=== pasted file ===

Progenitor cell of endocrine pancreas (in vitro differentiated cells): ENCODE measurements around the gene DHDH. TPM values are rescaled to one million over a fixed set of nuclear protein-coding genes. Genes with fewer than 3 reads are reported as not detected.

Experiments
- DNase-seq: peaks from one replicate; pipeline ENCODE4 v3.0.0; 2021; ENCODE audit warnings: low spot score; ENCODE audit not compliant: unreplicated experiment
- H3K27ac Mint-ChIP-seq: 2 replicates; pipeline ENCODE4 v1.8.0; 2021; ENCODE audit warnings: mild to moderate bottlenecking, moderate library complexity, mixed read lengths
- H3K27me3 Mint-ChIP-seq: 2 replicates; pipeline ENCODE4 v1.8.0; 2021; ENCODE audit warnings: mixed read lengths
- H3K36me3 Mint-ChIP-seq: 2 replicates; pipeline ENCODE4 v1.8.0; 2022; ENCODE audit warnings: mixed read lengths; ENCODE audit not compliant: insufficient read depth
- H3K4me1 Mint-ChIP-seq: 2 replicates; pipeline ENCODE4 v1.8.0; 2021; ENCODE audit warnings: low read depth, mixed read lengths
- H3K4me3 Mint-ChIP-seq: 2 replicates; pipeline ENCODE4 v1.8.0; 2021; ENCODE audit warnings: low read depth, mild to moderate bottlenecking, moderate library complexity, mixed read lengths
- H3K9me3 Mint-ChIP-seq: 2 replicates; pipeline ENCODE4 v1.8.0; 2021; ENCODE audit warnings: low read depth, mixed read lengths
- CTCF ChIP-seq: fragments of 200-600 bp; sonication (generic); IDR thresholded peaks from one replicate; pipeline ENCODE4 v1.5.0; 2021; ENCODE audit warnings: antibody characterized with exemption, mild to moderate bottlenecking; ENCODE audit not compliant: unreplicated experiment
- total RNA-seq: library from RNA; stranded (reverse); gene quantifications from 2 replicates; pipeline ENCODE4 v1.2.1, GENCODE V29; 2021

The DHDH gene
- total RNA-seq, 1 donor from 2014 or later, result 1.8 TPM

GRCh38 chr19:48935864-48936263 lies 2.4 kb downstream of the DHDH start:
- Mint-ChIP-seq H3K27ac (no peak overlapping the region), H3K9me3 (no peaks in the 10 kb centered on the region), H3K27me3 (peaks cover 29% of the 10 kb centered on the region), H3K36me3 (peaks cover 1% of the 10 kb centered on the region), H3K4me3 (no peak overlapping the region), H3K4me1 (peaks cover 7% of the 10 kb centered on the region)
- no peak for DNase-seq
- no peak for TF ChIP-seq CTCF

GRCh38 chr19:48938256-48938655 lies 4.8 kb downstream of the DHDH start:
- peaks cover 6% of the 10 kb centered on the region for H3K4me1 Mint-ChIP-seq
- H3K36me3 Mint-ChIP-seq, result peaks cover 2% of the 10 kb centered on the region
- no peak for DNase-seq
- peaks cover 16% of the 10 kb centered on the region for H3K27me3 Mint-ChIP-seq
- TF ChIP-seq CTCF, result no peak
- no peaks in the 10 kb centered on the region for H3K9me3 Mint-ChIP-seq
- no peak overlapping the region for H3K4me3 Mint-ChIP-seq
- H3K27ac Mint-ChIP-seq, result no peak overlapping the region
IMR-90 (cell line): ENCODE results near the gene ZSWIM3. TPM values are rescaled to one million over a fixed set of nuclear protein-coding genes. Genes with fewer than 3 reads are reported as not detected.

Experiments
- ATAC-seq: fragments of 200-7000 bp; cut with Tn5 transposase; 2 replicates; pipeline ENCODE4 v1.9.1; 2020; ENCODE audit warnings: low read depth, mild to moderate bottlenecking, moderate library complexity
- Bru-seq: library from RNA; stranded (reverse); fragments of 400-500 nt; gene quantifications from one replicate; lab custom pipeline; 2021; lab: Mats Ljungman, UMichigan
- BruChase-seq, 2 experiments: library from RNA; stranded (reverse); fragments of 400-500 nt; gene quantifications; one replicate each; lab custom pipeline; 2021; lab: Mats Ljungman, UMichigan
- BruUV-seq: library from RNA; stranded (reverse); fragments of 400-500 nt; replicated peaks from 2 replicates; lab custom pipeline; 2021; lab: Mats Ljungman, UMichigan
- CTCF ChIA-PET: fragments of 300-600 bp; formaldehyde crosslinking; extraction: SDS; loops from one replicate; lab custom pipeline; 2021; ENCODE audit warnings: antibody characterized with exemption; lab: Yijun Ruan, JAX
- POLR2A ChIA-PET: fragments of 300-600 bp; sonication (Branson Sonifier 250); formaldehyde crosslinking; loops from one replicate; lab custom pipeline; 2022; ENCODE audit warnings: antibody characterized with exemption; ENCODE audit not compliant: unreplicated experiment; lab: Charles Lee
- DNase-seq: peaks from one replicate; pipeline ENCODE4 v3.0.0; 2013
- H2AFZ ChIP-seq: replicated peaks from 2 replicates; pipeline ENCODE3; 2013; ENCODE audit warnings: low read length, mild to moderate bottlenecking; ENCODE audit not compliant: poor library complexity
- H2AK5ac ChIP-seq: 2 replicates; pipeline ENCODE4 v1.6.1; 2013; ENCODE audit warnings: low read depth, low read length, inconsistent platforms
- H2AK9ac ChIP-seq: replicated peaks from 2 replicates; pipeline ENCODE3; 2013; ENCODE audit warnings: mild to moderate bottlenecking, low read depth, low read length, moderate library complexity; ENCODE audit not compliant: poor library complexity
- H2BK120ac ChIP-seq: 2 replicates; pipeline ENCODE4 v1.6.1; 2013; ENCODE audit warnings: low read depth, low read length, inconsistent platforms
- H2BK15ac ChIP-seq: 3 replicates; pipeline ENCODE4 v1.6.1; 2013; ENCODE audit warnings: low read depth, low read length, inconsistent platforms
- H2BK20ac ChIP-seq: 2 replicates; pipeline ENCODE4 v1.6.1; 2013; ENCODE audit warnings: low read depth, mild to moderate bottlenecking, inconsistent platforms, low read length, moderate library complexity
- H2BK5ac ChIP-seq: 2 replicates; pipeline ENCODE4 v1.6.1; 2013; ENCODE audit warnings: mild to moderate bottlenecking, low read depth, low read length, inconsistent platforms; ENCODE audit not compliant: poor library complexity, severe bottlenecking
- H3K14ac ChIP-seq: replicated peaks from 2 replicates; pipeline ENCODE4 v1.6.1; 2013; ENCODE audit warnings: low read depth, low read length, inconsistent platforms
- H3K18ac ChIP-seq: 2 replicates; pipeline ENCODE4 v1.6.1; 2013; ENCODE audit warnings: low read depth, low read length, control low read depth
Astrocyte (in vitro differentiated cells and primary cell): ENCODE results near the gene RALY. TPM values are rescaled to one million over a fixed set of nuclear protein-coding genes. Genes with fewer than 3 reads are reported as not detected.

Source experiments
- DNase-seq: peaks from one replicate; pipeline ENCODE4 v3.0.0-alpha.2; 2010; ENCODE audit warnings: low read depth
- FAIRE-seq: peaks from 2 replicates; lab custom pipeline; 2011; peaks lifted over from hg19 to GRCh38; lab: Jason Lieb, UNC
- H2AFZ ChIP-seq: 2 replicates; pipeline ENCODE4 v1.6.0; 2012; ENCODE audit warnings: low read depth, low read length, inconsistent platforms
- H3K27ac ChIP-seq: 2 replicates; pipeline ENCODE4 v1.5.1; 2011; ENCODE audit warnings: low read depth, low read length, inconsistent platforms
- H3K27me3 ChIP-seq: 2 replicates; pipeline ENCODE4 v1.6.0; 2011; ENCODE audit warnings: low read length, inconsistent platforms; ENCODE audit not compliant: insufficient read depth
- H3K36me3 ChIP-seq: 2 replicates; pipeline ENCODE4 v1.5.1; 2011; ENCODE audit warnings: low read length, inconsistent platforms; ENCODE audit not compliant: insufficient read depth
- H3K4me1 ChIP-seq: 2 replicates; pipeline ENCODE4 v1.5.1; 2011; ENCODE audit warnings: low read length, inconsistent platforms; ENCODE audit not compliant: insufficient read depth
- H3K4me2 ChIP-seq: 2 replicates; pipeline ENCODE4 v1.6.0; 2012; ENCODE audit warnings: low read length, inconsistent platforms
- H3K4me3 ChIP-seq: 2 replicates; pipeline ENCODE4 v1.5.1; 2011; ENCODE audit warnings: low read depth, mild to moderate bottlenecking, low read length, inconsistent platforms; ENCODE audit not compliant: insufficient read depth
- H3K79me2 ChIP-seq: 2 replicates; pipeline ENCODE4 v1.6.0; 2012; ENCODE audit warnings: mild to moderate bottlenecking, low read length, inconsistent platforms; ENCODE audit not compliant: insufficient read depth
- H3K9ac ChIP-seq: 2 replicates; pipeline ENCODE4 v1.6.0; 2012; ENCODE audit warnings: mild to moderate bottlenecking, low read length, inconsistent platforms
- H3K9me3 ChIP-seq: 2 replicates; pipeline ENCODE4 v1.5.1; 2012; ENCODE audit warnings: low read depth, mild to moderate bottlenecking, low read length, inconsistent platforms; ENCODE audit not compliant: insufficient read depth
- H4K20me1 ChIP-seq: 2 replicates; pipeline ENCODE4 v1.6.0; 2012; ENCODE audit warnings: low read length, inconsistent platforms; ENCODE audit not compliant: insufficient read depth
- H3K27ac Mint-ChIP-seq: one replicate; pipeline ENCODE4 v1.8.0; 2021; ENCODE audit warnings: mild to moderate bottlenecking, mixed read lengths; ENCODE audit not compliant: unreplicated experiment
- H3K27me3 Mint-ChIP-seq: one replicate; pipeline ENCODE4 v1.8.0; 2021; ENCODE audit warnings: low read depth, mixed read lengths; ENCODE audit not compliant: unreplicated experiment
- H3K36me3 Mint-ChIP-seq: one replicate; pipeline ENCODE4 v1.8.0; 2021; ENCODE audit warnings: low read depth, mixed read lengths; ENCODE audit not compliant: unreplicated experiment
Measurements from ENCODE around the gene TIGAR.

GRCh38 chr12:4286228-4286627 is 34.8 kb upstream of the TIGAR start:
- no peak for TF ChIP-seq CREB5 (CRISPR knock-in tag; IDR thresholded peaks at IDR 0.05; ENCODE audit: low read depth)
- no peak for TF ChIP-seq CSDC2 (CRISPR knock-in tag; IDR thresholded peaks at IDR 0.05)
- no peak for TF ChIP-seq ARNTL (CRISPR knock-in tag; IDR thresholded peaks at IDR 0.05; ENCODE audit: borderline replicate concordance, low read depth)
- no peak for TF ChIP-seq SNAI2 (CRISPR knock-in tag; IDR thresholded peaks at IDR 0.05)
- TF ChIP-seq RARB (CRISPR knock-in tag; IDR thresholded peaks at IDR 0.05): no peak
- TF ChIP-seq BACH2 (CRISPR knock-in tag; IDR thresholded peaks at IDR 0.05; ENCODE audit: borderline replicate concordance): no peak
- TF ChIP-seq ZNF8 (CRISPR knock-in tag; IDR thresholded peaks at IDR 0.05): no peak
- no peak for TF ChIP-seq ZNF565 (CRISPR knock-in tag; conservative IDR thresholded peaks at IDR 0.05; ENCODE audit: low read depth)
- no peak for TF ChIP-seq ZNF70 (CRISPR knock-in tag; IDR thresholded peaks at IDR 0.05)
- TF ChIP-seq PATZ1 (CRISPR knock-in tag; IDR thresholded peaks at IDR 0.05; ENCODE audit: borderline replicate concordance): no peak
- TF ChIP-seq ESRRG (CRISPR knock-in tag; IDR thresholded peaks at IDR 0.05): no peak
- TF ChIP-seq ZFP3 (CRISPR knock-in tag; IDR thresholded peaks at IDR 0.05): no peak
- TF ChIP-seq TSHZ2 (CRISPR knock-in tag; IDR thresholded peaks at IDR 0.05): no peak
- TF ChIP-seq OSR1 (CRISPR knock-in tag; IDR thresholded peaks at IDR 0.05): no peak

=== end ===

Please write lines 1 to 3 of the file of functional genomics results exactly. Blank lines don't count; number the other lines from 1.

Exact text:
Progenitor cell of endocrine pancreas (in vitro differentiated cells): ENCODE measurements around the gene DHDH. TPM values are rescaled to one million over a fixed set of nuclear protein-coding genes. Genes with fewer than 3 reads are reported as not detected.

Experiments
- DNase-seq: peaks from one replicate; pipeline ENCODE4 v3.0.0; 2021; ENCODE audit warnings: low spot score; ENCODE audit not compliant: unreplicated experiment